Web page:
And this she does, propelling those readers through a lively inventory of the playwright’s imprints on Bloomsbury’s lives and works. She points out the ways in which Virginia Woolf’s frequent nods to Shakespeare serve as a “network of shared reference,” a handshake of recognition between a writer and her audience. Woolf’s 1927 novel “To the Lighthouse,” for instance, expects readers to identify its refrain of “Lights, lights, lights” as a line from “Hamlet.” Woolf uses the allusion to weave images of brightness through a narrative that plays with time passing, observing light as an ambiguous flicker in an impermanent world, one that “welcomes and protects,” as Ms. Garber notes, but one that “can also warn of danger if its signals are seen and understood.” “Orlando” (1928) blurs fiction and fact along with time, offering glimpses of an unnamed poet of the Elizabethan age who shows up at Knole, the ancestral estate of Thomas Sackville, who was a Tudor-era forebear of Woolf’s great friend Vita Sackville-West. Sackville was a cousin of Elizabeth I, a statesman and dramatist who co-authored the first English play written in blank verse. By connecting Knole with her shadow-image of Shakespeare, Woolf seduces readers into celebrating a dual aesthetic inheritance that for her represents the heart of Englishness.

Woolf and the other Bloomsbury members counted on Shakespeare’s plays to console and counsel as well as to inspire. In 1904, when young Leonard Woolf traveled to Ceylon to take an administrative post in the colonial civil service, he brought along a miniature edition of the works of Shakespeare and Milton, along with a 90-volume set of Voltaire, as bulwarks of familiarity against his fears of the unknown. Two years later, when Lytton Strachey wrote to Leonard about the shocking death of their mutual friend Thoby Stephen, Strachey relied on “Antony and Cleopatra” to express his grief: “There is nothing left remarkable / Beneath the visiting moon.”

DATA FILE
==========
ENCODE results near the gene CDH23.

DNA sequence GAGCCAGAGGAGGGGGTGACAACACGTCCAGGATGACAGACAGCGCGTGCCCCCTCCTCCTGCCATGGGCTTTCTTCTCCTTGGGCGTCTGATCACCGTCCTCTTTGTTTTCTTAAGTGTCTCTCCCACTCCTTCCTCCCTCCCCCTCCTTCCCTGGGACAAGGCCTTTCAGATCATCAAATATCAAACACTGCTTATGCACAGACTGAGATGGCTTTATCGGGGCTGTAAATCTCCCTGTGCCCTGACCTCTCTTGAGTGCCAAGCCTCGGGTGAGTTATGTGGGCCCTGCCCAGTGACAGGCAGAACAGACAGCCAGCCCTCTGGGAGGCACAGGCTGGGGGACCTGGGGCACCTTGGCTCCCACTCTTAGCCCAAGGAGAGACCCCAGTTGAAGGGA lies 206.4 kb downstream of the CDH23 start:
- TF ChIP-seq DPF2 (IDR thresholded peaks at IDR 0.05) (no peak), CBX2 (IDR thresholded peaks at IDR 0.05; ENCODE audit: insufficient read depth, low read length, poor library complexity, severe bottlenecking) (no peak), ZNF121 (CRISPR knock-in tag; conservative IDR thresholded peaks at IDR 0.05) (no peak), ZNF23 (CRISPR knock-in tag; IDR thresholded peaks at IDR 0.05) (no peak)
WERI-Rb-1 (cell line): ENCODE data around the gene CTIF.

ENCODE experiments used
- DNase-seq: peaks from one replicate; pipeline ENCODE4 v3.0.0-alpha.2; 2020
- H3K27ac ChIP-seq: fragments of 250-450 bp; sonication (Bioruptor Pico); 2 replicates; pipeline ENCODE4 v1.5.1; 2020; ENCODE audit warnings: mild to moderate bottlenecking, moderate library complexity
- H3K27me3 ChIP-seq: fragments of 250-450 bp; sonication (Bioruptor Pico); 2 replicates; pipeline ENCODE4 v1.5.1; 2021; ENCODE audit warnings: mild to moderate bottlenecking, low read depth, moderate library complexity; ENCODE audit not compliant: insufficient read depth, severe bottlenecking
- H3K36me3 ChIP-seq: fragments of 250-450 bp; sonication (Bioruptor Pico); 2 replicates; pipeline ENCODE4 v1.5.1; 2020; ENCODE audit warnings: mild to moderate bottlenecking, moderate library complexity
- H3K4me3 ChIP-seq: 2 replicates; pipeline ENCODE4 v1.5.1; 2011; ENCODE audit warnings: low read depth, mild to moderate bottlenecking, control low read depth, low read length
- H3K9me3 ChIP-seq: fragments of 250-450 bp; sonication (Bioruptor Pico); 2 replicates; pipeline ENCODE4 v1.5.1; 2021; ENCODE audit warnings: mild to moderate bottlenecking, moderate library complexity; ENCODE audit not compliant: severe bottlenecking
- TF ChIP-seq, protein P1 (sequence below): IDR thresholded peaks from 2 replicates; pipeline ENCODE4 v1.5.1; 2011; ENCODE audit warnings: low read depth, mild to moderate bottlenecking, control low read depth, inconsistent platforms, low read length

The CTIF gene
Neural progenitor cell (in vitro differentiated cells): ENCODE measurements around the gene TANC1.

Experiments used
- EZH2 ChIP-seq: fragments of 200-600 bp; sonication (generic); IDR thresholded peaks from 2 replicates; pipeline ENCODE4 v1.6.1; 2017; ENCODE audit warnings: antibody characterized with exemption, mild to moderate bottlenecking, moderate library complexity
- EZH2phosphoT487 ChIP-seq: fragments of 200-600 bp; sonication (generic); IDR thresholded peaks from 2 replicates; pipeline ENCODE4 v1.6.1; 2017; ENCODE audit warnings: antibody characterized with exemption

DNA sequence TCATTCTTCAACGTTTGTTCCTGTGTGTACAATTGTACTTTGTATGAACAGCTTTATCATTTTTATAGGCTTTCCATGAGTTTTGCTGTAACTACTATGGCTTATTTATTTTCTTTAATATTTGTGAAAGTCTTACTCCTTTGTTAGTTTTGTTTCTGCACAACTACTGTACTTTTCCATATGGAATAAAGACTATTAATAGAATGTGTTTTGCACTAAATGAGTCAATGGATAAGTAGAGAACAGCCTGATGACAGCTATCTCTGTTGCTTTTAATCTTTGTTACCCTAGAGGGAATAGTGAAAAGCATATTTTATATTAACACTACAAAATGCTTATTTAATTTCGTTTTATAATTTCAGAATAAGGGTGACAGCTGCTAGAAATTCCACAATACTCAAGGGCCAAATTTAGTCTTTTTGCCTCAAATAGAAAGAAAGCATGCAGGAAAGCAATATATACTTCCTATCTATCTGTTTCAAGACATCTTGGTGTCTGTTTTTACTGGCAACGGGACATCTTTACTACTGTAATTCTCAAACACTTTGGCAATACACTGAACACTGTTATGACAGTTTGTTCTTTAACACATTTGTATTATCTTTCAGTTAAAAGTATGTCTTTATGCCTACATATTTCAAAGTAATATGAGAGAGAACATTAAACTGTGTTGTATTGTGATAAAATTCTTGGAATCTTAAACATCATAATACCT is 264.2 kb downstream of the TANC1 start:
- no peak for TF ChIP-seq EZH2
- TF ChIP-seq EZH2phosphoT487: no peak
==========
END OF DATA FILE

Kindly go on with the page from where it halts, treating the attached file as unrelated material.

Clive Bell, a founder of Bloomsbury who never felt entirely accepted by the group, saw the Bard as a token of belonging, telling a paramour who had recently enjoyed an Old Vic staging of “Measure for Measure” that “we, of course, only read Shakespeare.” Keynes parlayed his own veneration into civic munificence, using his government influence as an economic adviser to establish and support funding for the Cambridge Arts Theatre and to oversee the public institution that became, in 1945, the Arts Council of Great Britain.

The members of Bloomsbury defined themselves as modern rebels against the stodginess of Victorian culture. Yet their faith in the primacy of Shakespeare transcended the differences between generations, linking old and new centuries together. After a visit to Stratford-upon-Avon in 1934, Virginia Woolf commented in her diary on the “sunny impersonality” of the playwright’s garden and house, noting that he’s “serenely absent-present; both at once; radiating around one . . . but never to be pinned down.”

Link to the rest at The Wall Street Journal (Sorry if you encounter a paywall)